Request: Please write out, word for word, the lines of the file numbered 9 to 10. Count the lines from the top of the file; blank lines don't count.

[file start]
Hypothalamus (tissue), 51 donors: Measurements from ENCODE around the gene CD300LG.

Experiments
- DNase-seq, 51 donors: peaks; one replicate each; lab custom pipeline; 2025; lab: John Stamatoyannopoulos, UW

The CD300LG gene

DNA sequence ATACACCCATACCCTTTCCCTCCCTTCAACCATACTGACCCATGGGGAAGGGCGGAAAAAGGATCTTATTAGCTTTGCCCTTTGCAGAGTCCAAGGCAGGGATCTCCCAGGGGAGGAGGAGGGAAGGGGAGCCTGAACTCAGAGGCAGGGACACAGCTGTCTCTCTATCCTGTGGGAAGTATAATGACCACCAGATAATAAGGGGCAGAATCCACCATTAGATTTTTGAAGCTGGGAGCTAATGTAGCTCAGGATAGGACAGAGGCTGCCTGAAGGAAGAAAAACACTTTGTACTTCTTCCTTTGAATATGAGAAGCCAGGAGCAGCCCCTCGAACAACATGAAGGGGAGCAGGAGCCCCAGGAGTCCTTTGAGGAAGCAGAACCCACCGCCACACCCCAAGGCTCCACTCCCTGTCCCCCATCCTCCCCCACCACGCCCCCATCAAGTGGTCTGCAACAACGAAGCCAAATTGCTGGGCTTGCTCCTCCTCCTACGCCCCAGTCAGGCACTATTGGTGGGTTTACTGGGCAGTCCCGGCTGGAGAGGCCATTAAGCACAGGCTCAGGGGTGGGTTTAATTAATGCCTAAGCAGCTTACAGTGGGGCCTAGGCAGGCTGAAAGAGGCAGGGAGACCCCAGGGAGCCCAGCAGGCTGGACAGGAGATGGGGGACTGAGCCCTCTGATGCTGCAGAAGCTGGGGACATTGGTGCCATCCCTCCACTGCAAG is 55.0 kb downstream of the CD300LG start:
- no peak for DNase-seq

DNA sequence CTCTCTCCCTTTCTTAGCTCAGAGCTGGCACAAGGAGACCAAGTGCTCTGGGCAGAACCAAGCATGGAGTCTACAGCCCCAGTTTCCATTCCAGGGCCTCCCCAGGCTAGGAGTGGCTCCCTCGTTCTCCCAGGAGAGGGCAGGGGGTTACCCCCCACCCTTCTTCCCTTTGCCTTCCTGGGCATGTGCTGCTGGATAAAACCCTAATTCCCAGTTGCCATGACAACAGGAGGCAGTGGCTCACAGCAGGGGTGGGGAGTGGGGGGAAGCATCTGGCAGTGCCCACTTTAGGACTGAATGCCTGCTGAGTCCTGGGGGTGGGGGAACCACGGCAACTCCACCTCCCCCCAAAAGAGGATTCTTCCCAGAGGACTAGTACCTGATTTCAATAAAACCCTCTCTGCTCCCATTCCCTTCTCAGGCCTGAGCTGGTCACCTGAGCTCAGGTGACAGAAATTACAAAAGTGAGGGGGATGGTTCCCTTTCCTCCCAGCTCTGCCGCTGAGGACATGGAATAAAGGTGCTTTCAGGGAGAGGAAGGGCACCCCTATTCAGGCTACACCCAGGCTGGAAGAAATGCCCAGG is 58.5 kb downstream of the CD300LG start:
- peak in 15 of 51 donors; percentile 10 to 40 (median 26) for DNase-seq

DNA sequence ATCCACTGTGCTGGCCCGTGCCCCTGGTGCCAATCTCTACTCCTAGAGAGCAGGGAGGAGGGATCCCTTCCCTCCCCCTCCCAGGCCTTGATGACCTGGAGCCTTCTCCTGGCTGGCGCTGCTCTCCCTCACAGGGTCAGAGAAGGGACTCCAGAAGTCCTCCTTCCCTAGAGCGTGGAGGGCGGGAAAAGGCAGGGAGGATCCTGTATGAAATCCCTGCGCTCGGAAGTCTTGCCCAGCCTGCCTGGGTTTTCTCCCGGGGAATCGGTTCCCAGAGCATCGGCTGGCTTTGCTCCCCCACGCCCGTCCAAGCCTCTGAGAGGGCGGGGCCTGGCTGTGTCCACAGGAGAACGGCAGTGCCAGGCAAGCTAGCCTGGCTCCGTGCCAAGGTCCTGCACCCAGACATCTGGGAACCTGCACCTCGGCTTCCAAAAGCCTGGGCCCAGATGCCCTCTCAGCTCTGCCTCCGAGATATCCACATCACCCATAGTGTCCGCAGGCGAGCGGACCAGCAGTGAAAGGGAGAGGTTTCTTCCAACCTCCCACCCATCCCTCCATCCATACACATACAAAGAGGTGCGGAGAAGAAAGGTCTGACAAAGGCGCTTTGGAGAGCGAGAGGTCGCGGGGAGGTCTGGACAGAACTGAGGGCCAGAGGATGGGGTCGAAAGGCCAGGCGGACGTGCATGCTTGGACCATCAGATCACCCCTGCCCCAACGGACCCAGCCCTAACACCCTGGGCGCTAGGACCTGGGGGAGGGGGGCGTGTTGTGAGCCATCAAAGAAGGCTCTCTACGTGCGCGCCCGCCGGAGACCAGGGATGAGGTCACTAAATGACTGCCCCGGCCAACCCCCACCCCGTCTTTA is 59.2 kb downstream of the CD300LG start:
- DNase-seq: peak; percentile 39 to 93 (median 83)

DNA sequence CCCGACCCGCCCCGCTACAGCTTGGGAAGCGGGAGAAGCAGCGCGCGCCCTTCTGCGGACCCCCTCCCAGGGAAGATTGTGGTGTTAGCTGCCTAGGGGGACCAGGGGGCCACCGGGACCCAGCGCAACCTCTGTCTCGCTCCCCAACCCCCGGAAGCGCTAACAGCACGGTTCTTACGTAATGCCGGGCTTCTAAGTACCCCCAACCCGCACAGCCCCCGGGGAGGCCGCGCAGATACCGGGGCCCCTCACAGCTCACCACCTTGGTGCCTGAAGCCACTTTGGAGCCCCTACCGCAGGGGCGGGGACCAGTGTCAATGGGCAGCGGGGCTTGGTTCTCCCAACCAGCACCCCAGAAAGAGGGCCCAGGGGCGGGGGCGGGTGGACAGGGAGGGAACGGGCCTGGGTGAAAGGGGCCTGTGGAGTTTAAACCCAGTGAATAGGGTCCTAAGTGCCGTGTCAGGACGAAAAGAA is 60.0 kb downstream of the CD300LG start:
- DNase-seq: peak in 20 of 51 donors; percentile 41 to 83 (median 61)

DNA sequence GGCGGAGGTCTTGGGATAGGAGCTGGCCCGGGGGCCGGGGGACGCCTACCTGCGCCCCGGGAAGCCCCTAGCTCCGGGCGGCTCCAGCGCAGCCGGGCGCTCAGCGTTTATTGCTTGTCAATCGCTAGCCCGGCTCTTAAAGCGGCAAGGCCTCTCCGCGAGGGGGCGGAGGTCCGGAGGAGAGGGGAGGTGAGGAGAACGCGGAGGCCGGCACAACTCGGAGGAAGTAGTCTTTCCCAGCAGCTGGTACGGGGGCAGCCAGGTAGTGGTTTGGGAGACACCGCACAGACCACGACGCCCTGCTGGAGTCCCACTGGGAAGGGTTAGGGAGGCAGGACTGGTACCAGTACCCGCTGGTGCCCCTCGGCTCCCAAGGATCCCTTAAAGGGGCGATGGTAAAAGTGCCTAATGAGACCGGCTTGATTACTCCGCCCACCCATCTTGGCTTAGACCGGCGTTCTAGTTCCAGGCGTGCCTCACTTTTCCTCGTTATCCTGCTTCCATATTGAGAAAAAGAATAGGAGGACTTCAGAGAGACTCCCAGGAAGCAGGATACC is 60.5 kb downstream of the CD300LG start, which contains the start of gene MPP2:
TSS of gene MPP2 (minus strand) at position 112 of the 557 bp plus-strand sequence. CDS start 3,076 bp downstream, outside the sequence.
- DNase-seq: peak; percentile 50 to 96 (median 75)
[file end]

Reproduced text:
DNA sequence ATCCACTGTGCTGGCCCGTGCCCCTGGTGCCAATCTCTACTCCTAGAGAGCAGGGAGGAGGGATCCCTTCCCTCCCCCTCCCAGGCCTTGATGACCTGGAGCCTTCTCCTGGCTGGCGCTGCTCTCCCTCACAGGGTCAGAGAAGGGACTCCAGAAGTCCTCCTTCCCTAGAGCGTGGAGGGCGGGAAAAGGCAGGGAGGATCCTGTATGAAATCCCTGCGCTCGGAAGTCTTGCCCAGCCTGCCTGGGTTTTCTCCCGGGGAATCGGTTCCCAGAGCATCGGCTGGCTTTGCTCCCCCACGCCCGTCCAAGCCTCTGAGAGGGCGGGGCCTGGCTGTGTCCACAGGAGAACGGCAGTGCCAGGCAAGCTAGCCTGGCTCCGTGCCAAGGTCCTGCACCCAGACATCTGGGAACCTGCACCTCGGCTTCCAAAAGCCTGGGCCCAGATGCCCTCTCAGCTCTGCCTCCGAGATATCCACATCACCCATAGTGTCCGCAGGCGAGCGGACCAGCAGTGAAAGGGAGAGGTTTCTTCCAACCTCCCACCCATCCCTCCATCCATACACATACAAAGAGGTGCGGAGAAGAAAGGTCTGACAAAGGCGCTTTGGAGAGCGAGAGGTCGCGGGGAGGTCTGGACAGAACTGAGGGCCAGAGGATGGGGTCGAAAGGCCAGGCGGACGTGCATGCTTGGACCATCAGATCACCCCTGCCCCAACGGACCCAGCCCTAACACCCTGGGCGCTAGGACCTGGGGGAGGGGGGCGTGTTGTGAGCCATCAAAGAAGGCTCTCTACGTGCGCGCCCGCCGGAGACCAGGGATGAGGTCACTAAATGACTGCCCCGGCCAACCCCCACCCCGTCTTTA is 59.2 kb downstream of the CD300LG start:
- DNase-seq: peak; percentile 39 to 93 (median 83)